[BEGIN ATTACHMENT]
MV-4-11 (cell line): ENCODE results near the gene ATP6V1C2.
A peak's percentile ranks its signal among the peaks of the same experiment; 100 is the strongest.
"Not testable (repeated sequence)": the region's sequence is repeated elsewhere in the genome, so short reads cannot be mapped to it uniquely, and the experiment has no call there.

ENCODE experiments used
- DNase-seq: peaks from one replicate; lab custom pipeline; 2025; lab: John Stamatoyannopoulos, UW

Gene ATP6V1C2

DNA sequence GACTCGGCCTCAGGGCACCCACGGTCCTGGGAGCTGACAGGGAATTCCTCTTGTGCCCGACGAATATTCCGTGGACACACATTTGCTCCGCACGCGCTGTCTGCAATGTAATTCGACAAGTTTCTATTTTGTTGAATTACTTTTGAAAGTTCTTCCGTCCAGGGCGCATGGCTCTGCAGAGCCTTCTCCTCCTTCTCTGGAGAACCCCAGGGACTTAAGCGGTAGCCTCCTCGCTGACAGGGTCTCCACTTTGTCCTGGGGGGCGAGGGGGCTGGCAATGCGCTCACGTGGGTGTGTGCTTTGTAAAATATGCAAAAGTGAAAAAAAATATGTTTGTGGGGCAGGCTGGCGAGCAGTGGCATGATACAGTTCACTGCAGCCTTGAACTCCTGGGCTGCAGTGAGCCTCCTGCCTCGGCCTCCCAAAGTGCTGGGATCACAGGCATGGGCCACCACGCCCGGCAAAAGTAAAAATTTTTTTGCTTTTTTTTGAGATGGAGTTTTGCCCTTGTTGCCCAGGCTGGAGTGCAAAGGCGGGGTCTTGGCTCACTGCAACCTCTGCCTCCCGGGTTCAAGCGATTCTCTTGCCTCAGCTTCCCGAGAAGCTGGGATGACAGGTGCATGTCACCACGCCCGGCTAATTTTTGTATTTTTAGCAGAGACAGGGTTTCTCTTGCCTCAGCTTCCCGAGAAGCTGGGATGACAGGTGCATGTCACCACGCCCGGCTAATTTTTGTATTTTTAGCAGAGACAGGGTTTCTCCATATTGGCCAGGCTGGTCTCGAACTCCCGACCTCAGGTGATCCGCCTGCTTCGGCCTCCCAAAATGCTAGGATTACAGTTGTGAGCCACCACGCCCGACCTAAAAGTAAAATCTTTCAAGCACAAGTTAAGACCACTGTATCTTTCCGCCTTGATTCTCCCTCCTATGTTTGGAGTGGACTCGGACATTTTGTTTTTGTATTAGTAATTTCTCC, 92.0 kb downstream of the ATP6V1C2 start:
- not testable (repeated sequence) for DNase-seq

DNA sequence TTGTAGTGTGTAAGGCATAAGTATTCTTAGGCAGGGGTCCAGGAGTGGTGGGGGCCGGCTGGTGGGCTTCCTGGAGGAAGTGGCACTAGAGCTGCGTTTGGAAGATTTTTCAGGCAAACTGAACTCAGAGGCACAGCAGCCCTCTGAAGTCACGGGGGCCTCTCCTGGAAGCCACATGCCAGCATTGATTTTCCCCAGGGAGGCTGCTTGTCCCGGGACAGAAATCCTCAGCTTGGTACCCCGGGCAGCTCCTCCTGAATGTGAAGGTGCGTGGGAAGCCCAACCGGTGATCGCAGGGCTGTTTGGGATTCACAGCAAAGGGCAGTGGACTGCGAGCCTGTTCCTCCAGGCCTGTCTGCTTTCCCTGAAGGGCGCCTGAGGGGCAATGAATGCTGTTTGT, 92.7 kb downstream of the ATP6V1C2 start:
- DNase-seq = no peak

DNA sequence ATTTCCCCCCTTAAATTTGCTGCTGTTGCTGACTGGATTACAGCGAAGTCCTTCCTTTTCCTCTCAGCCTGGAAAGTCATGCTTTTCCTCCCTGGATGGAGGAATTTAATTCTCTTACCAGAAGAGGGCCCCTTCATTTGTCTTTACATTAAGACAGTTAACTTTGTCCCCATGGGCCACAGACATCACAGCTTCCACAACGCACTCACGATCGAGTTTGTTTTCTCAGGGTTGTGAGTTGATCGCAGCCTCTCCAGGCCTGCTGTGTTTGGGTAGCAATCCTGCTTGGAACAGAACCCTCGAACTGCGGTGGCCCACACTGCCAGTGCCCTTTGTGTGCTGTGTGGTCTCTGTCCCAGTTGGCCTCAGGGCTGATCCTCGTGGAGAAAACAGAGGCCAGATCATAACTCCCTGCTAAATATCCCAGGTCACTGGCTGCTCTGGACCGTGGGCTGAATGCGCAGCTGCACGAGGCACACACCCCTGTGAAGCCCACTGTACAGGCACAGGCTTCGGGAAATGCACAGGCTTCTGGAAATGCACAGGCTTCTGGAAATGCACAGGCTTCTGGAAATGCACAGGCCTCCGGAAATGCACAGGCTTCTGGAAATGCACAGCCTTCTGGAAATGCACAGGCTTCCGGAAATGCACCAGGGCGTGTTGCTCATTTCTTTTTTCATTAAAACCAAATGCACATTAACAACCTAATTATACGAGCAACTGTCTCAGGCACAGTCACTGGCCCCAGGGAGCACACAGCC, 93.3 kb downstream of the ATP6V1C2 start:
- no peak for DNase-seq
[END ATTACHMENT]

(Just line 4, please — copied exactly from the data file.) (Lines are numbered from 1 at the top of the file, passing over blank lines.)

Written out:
ENCODE experiments used